Issue Date: November 25, 2013 | Web Date: November 22, 2013
Schmidt Wins ACS President-Elect
The members of the American Chemical Society have elected Diane Grob Schmidt, a section head at Procter & Gamble, as ACS president-elect for 2014. During her three-year succession, Schmidt will serve as president of the society in 2015 and immediate past-president in 2016; she will also serve on the board of directors during that time. The society, which publishes C&EN, also elected or reelected four other board directors.
In the president-elect race, no candidate had a majority of members’ first-choice votes. Because Charles E. Kolb Jr., president and chief executive officer at Aerodyne Research, received the fewest first-choice votes, the second-choice votes of members who preferred Kolb were added to the first-choice votes for G. Bryan Balazs, an associate program leader at Lawrence Livermore National Laboratory, and for Schmidt, per ACS bylaws. That gave Schmidt 42% of the total votes for president-elect, compared with 35% for Balazs and 23% for Kolb. Schmidt was a petition candidate, having secured more than 800 nominations to add her name to the ballot.
“It is a great honor to be elected to represent members and serve ACS,” Schmidt says. Being chosen as president-elect is “exciting, electric, and a chance of a lifetime.”
During her term in office, Schmidt plans to focus on working “to create an atmosphere that encourages growth and the addition of U.S. jobs,” she says. “Advocating for improved and sustained funding of the chemical enterprise is now more critical than ever to reignite America’s commitment to science and technology.”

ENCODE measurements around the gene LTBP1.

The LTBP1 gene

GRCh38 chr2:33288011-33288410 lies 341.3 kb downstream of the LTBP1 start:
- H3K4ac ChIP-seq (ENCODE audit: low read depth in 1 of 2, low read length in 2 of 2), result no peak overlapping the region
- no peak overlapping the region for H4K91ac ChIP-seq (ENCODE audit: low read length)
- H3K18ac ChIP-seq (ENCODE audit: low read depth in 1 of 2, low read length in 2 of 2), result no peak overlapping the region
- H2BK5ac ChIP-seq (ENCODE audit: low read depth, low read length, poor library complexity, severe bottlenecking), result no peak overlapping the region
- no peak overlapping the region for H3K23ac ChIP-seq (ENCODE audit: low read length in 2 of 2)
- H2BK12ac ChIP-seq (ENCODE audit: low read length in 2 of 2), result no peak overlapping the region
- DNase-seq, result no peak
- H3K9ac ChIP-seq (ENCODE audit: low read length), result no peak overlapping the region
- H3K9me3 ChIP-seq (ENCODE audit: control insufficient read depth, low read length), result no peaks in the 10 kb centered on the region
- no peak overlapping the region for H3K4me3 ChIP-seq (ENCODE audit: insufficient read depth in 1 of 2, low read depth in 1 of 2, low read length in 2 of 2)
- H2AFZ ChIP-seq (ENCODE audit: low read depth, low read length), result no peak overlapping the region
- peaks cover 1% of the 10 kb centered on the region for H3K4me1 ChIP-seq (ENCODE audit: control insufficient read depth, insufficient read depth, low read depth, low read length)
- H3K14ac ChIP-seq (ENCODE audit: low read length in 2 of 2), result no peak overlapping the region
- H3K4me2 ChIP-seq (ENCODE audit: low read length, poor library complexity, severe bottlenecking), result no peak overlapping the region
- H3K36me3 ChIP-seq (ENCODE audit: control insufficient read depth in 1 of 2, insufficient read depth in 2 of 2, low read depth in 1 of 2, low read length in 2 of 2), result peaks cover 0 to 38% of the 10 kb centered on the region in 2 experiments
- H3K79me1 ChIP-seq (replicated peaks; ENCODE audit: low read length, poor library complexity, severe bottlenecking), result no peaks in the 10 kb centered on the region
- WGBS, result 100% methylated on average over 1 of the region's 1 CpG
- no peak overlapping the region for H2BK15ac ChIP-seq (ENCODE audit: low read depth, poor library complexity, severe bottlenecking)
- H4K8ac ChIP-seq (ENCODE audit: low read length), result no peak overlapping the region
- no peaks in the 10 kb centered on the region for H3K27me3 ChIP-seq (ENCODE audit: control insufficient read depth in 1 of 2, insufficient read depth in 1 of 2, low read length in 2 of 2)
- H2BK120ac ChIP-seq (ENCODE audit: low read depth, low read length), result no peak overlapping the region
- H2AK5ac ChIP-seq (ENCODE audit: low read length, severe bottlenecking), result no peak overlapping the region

Schmidt received an A.B. in chemistry from the University of Tennessee, Chattanooga, and an M.S. in organic chemistry from the University of Tennessee, Knoxville, before earning a Ph.D. in organic chemistry from the University of Cincinnati in 1981. That same year, she joined Procter & Gamble.
Among her many accolades, Schmidt received the Henry A. Hill Award from the ACS Division of Professional Relations in 2012 and, the previous year, was named an ACS Fellow, an honor that recognizes ACS members for outstanding achievements in and contributions to science, the profession, and ACS.
In other ACS election results, George M. Bodner, the Arthur Kelly Distinguished Professor of Chemical Education and an engineering faculty member at Purdue University, won reelection as District II director for a three-year term. He defeated Alan A. Hazari, director of chemistry labs and lecturer at the University of Tennessee, Knoxville.
For the District IV director position, Rigoberto Hernandez, a professor of chemistry at Georgia Institute of Technology, defeated incumbent Larry K. Krannich, a professor emeritus of chemistry at the University of Alabama, Birmingham.
In elections for at-large director, Dorothy J. Phillips, a retired Waters Corp. marketing director, secured one of two open seats. Running as an incumbent, Kathleen M. Schulz, president of Business Results, secured the other open seat.
Phillips and Schulz defeated Susan B. Butts, an independent consultant, and Thom H. Dunning Jr., director of the National Center for Supercomputing Applications and a professor and the Distinguished Chair for Research Excellence in Chemistry at the University of Illinois, Urbana-Champaign.
Voter participation for president-elect was about the same as last year, totaling nearly 14% of eligible voters, defined as ACS members in good standing who joined the society no later than August.
Additional information about the winners can be found in the candidates’ statements (C&EN, Sept. 16, page 36).
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